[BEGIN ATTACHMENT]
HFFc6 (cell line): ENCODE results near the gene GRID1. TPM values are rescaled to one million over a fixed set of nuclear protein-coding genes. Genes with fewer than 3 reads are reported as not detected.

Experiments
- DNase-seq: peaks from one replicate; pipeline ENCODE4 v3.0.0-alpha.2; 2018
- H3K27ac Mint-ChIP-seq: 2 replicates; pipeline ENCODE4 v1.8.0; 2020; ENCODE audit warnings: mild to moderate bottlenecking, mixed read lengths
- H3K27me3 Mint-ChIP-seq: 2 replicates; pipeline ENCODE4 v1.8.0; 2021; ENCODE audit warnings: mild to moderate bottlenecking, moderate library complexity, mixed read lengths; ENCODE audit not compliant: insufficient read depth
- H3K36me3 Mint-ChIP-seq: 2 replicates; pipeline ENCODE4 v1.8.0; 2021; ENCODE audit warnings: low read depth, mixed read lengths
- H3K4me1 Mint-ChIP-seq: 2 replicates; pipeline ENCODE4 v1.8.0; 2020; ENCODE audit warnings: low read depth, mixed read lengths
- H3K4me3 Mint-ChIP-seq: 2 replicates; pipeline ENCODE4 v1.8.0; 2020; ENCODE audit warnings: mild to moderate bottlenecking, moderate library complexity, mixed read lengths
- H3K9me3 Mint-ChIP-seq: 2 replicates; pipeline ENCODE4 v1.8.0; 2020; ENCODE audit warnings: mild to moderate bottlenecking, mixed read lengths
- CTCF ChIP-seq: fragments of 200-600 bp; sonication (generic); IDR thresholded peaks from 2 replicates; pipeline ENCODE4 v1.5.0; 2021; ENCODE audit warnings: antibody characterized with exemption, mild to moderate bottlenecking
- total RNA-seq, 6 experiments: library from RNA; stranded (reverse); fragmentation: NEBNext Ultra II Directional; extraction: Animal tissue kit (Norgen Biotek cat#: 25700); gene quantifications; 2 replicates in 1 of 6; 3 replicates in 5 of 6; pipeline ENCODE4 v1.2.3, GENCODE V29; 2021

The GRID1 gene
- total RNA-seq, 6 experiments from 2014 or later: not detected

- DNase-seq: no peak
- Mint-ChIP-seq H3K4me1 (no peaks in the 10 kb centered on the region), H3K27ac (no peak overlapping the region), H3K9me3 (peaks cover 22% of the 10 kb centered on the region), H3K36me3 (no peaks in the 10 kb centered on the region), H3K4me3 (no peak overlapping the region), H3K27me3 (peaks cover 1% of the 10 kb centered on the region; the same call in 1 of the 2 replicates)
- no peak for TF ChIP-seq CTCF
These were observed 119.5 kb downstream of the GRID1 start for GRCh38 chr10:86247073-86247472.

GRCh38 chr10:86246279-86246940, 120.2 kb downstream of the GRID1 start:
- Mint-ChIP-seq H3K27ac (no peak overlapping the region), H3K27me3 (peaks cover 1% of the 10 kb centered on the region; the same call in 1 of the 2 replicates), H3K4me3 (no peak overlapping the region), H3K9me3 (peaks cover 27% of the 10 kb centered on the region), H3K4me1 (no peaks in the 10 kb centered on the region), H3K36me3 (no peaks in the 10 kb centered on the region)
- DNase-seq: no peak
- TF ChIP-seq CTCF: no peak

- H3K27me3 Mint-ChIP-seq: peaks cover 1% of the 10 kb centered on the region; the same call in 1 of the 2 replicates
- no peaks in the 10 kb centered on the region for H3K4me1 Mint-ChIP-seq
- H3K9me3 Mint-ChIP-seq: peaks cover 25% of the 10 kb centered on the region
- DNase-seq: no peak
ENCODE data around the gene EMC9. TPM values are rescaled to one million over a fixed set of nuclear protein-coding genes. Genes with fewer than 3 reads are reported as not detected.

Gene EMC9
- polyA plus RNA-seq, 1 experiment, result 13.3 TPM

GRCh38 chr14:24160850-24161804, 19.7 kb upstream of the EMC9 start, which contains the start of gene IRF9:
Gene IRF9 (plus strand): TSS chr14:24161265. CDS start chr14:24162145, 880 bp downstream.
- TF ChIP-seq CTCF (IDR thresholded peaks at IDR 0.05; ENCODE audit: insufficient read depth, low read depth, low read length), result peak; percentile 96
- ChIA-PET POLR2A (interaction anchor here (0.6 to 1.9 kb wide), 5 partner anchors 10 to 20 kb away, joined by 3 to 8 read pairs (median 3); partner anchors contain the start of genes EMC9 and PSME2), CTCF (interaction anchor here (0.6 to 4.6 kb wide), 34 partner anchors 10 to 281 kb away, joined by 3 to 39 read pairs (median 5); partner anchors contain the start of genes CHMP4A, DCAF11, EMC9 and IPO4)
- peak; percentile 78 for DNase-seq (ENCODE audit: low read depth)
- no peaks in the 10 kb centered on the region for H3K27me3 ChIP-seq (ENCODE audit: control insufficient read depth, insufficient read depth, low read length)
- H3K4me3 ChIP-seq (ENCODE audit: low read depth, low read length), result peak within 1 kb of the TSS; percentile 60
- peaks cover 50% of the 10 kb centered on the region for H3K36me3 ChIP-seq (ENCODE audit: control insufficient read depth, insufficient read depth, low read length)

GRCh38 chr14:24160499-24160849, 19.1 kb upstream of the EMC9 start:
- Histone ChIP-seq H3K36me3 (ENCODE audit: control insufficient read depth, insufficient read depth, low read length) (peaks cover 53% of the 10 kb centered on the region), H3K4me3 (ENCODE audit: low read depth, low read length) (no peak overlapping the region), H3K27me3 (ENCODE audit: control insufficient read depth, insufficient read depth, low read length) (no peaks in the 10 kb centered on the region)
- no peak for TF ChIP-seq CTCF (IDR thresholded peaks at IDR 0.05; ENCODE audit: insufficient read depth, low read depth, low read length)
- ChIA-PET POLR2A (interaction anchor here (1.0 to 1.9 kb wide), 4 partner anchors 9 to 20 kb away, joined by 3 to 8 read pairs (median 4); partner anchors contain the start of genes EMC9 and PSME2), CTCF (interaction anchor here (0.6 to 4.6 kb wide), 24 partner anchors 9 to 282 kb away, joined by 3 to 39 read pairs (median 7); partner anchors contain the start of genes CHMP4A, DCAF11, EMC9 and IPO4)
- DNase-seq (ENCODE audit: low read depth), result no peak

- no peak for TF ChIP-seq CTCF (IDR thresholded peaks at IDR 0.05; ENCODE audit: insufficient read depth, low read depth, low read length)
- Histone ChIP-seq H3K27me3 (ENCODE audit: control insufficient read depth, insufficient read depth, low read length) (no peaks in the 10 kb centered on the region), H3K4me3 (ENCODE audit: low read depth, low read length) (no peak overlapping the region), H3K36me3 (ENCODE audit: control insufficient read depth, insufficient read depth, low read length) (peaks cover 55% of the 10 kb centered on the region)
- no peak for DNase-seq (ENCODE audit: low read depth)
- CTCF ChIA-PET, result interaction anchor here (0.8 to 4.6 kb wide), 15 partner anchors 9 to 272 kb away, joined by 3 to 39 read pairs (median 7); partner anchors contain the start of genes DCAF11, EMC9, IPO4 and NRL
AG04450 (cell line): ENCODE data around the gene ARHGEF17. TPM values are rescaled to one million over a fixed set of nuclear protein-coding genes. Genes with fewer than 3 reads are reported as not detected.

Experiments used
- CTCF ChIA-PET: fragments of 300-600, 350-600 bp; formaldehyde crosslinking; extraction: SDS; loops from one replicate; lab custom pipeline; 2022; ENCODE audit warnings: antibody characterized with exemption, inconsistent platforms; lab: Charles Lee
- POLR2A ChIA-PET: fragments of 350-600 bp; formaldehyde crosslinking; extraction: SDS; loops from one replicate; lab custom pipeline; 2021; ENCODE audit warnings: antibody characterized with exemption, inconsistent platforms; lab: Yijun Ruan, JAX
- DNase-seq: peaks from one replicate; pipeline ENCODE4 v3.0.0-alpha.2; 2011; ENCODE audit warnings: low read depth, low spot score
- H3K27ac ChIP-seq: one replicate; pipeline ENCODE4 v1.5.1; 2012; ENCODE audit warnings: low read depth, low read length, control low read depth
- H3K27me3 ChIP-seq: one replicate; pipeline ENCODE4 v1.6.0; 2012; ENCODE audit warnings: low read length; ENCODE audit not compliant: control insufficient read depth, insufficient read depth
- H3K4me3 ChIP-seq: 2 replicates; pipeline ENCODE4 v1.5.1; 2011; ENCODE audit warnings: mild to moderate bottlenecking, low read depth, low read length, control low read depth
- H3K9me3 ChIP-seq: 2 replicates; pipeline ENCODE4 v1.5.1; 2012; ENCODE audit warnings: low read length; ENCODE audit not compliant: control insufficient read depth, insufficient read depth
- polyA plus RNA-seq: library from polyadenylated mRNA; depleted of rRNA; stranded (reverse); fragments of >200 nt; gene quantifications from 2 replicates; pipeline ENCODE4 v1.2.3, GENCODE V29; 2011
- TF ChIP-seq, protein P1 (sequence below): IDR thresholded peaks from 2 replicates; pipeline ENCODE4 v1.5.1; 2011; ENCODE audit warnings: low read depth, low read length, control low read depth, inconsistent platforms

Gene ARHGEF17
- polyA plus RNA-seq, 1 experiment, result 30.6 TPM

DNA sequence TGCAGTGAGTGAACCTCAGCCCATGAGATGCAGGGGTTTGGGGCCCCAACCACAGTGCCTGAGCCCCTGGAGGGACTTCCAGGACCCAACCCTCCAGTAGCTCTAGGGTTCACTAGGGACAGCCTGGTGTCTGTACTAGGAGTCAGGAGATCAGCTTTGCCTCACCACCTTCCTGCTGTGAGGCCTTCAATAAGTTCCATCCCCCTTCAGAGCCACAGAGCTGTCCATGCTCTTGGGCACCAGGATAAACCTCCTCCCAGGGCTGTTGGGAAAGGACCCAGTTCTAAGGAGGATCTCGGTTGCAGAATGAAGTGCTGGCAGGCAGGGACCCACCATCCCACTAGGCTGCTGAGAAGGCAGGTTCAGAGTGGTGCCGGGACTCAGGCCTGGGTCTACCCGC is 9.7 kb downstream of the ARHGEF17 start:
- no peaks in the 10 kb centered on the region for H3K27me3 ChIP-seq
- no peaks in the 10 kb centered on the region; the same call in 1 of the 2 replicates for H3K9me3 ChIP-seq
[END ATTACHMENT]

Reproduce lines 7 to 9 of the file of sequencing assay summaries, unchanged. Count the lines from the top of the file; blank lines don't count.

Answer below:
- H3K4me1 Mint-ChIP-seq: 2 replicates; pipeline ENCODE4 v1.8.0; 2020; ENCODE audit warnings: low read depth, mixed read lengths
- H3K4me3 Mint-ChIP-seq: 2 replicates; pipeline ENCODE4 v1.8.0; 2020; ENCODE audit warnings: mild to moderate bottlenecking, moderate library complexity, mixed read lengths
- H3K9me3 Mint-ChIP-seq: 2 replicates; pipeline ENCODE4 v1.8.0; 2020; ENCODE audit warnings: mild to moderate bottlenecking, mixed read lengths